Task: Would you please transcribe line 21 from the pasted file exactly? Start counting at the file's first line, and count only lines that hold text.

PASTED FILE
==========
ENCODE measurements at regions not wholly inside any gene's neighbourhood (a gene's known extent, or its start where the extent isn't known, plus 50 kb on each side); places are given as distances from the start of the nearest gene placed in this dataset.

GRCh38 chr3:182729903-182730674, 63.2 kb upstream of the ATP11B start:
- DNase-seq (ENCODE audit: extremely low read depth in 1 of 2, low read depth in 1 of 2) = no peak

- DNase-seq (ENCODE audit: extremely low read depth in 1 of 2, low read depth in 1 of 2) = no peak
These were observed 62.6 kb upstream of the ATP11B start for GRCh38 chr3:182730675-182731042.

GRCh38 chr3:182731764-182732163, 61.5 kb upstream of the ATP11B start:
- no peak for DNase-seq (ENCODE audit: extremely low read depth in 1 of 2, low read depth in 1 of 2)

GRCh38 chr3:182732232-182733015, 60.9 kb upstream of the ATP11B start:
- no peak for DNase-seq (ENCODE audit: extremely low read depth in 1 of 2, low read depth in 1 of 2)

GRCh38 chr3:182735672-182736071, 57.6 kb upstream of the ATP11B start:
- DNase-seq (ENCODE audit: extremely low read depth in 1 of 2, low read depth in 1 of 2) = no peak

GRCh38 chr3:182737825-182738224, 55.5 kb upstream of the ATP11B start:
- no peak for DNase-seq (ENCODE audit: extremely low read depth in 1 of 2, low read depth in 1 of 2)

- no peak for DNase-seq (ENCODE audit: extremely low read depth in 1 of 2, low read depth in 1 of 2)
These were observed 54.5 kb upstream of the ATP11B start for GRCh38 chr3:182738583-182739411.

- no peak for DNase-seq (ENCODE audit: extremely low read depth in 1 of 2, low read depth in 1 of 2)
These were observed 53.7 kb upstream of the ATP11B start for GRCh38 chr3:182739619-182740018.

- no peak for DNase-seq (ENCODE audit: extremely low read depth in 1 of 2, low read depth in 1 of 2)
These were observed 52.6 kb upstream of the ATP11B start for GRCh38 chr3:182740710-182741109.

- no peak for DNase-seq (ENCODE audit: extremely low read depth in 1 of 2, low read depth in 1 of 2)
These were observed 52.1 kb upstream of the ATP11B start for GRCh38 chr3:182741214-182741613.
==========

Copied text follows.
These were observed 52.1 kb upstream of the ATP11B start for GRCh38 chr3:182741214-182741613.